Grand Falls remains a popular getaway for summer tourist flow

The face of the falls, now dry. Below lie large tree trunks, seemingly dwarved from the height of the opposite ledge (Photo by Kate Sorensen).

The face of the falls, now dry. Below lie large tree trunks, seemingly dwarved from the height of the opposite ledge (Photo by Kate Sorensen).

GRAND FALLS-Grand Falls is the home of a thriving Navajo community-but it is also a very popular tourist stop. This spectacular geologic site is located near the community of Leupp, north of Winslow and Flagstaff. The falls remain dry most of the year, but regional rains turn this into a spectacular, raging falls said to be higher than those at Niagara.

The Navajo Nation prohibits boating, rafting and kayaking below the falls, however people have run the river downstream, entering the water from a privately owned bank and traveling about eight miles of challenging rapids after snow melt or monsoon rains. Individuals who wish to attempt this trip must obtain permits from the Wupatki National Monument, where rafts and boats are taken off the Little Colorado before reaching Black Falls, which are totally impassable.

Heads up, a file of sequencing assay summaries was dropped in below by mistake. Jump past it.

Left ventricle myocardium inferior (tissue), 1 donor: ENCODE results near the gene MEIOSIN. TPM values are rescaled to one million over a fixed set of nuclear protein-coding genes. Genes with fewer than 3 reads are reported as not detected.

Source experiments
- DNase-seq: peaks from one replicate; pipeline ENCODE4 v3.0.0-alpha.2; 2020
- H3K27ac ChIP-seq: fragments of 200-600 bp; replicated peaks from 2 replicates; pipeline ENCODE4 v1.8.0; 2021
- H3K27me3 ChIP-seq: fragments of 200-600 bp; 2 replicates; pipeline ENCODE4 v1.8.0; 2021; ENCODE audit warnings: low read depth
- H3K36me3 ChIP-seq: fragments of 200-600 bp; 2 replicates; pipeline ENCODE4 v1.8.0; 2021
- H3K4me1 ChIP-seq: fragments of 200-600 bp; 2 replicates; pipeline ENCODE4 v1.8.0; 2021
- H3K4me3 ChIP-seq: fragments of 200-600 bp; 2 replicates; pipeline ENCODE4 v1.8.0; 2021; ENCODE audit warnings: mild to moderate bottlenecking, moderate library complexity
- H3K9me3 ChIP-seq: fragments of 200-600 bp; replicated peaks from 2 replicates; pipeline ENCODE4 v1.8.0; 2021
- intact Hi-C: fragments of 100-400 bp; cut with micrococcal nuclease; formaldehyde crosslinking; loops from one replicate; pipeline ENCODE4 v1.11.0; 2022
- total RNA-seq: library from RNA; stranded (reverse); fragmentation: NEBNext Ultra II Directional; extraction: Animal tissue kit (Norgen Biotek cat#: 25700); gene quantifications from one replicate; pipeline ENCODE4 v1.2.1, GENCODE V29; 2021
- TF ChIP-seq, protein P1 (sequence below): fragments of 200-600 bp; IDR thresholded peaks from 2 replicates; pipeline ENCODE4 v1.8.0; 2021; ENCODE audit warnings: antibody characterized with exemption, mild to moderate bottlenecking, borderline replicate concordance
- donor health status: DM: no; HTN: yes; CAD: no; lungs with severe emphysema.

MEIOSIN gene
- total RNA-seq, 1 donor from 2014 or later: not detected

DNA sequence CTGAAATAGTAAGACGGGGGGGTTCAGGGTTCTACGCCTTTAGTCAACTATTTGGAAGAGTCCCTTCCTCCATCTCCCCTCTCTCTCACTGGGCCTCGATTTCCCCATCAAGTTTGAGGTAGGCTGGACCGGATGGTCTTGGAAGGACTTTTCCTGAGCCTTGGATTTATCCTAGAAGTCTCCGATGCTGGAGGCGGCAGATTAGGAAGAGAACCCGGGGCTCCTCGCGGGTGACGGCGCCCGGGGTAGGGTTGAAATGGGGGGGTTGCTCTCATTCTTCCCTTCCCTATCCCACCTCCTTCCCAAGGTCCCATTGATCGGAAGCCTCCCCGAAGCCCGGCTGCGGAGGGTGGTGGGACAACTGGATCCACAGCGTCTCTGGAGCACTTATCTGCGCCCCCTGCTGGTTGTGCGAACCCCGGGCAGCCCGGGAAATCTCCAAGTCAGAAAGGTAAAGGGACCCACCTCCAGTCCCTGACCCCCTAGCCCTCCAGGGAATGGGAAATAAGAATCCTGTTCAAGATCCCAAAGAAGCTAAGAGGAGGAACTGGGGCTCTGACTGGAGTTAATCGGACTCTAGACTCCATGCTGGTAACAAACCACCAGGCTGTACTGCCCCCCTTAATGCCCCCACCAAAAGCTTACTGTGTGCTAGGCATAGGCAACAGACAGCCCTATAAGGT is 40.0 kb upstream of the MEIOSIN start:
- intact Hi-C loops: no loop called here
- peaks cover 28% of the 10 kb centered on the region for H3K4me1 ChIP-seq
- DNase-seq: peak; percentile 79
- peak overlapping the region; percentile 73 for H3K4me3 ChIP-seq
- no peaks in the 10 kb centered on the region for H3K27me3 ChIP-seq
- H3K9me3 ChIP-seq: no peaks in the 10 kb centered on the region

From Townsend Winona Road, running north of I-40 between Flagstaff and Winona, visitors will travel on Leupp Road and pass into the Navajo reservation. Just past mile-marker 5, a left turn and 10 miles of washboard-carved primitive road (Navajo Nation No. 70) will take you to the river and the falls overlook. To the right, one can watch locals cross the river in truck or car without benefit of bridge-quite impressive when the water is running. Visitors from elsewhere should exercise extreme caution in attempting this when water is flowing, as sometimes it is too deep for safe travel, and people have been washed over the falls.

A picnic area complete with shaded tables and grills offer a spectacular view of the falls and the meandering route of the Little Colorado, and the trail to the river below is marked with occasional dinosaur tracks and other geological and botanical features. Again, caution must be exercised. One should not go below the rim during regional rainy periods.

Kate Sorensen, who lives near enough to the falls to hear their roar, recounted a time when she and some friends had taken the trail down to the calm pools that lie beneath the falls, and fortunately were on their way out when a wave of water crashed from above-heralding the wild flow of the unpredictable Little Colorado.

"We were lucky," Sorensen remembered.

Non-Navajo visitors are welcome guests of the Navajo Nation while visiting the falls, and as such should respect any cultural features they might accidentally encounter. Long distance hiking from these points is not recommended without first contacting the Office of Tourism in Window Rock.

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